A few non-Christians argue that there are no historical evidence proving that Yeshua (Jesus) really lived almost 2000 years ago. This narrative offers evidence for the Yeshua of History.
Within the past few years, non-Christian critics have been arguing that there are no historical evidence proving that Yeshua (Jesus) really lived almost 2000 years ago. However, this belief is based upon their strong intellectual bias against Christianity rather than real evidence because there has always been a mountain of data demonstrating that Yeshua really lived.
Analysis of first and second century sources verify that Yesua was an actual man of history and not a compilation of pagan myths as some critics allege. Although Christian sources are significant in proving Yeshua’s historicity, many non-Christian sources are significant because they had nothing to gain by their admissions. On the other hand, the Christian witness had everything to lose-many paying for their testimony with their lives.
BIOGRAPHICAL SKETCH OF MESSIAH YESHUA
According to orthodox Christian theology, Yeshua is the son of God and the second person of the Holy Trinity; his crucifixion and resurrection paid for all humanity’s sins. His life and ministry are revealed in the four Gospels of the New Testament Christian Scriptures. He was born Jewish in Bethlehem before King Herod the Great’s death around 4 BC, and he died around 30 AD, during the reign of Judea’s Roman governor, Pontius Pilate. His mother, Mary, was married to Joseph, a Nazarean carpenter. During his childhood, we read about one visit to Jerusalem with his parents.
He began his ministry when he was about age 30 where he healed the sick, taught the ignorant, and preached the Kingdom’s Gospel to many. He gathered his disciples in the region of Galilee, and preached the imminent arrival of God’s Kingdom on Earth. His moral teachings are revealed in Matthew, Mark, Luke, and John’s writings, where they wrote that his miracles won him a growing number of followers, who believed that he was the promised Messiah. During Passover, he entered Jerusalem riding a donkey, where he shared the Last Supper with his disciples before Judas Iscariot betrayed him by identifying him with the kiss of death to the Roman authorities. After his apprehension and trial, he was condemned to death on charges of blasphemy and political agitation and was crucified, killed, and buried. Three days later his followers found his tomb empty. According to the Gospels, he appeared and spoke several times with his disciples before ascending into heaven.
BIBLICAL EVIDENCE FOR YESHUA’S EXISTENCE
Evidence for Yeshua’s existence begins with the New Testament Christian Scriptures because the first century narratives contain hundreds of references to Yeshua. Although there are scholars who date the writing of the Gospels to the second century AD, the weight of biblical evidence indicates that Matthew, Mark Luke and John were written before 70 AD because these Jewish writers make no reference to the destruction of the Second Temple in Jerusalem during 70 AD and the siege of Masada during 72 AD.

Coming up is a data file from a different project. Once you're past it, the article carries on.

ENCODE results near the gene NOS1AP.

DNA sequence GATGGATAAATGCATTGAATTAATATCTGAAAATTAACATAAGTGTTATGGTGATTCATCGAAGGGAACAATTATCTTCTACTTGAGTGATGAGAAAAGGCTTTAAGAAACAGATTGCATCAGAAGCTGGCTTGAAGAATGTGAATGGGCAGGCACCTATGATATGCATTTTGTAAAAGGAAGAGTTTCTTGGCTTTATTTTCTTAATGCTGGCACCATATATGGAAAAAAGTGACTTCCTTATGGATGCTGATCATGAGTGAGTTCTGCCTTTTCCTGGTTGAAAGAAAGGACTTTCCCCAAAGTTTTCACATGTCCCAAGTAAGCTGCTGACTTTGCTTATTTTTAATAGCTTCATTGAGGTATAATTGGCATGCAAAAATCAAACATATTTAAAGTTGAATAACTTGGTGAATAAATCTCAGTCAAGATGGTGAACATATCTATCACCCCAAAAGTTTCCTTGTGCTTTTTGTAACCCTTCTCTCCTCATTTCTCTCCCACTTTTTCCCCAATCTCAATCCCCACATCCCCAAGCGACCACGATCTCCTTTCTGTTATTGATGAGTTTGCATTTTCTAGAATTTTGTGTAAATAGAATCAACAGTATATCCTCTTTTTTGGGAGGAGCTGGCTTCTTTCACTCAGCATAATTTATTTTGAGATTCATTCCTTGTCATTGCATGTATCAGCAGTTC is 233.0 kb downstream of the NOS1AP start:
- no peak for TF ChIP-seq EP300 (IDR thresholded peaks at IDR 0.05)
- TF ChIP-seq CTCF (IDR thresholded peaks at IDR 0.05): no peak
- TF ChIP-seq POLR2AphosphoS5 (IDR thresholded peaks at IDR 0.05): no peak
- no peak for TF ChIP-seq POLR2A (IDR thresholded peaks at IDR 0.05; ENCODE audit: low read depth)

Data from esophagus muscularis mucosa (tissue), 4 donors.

Even if the Gospels were written during the early second century AD, writings less than 200 years after events occurred are considered very reliable evidences, according to many biblical and secular historians. Furthermore, the majority of biblical and historical scholars argue that Saint Paul’s Epistles were in fact written by Paul in between 50 and 60 AD, less than 40 years after Yeshua’s time on Earth. For many liberal and conservative scholars, this is extraordinarily strong proof of the existence of a young man named Yeshua living in Israel during the early first century AD.
NON-BIBLICAL EVIDENCE FOR YESHUA’S EXISTENCE
Some of the best non-biblical evidences for Yeshua’s existence were derived from first and second century non-Christian sources. These non-Christian sources are significant confirmations about Yeshua existence because the Greek and Roman authors had nothing to gain by their admissions that Yeshua really lived. Some of these sources were Flavius Josephus, Carnelius Tacitus, Gaius Suetonius Tranquillus, Pliny the Younger, Lucian, Thallus, and Celsus.
Flavius Josephus was a first-century Jewish historian who provided significant insight into first-century Judaism to the Romans. Josephus is one of the most quoted historians of antiquity by biblical and secular scholars, making him a credible source to the historicity of Yeshua. He wrote about Yeshua’s death, burial, and resurrection. He described Yeshua as miracle worker and healer of the sick. His writing in histories of the Jews says: “Now there was about this time Jesus, a wise man, if it be lawful to call him a man, for he was a doer of wonderful works, a teacher of such men as receive the truth with pleasure. He drew over to him both many of the Jews, and many of the Gentiles. He was the Christ, and when Pilate, at the suggestion of the principal men among us, had condemned him to the cross, those that loved him at the first did not forsake him; for he appeared to them alive again the third day; as the divine prophets had foretold these and ten thousand other wonderful things concerning him. And the tribe of Christians so named from him are not extinct at this day.”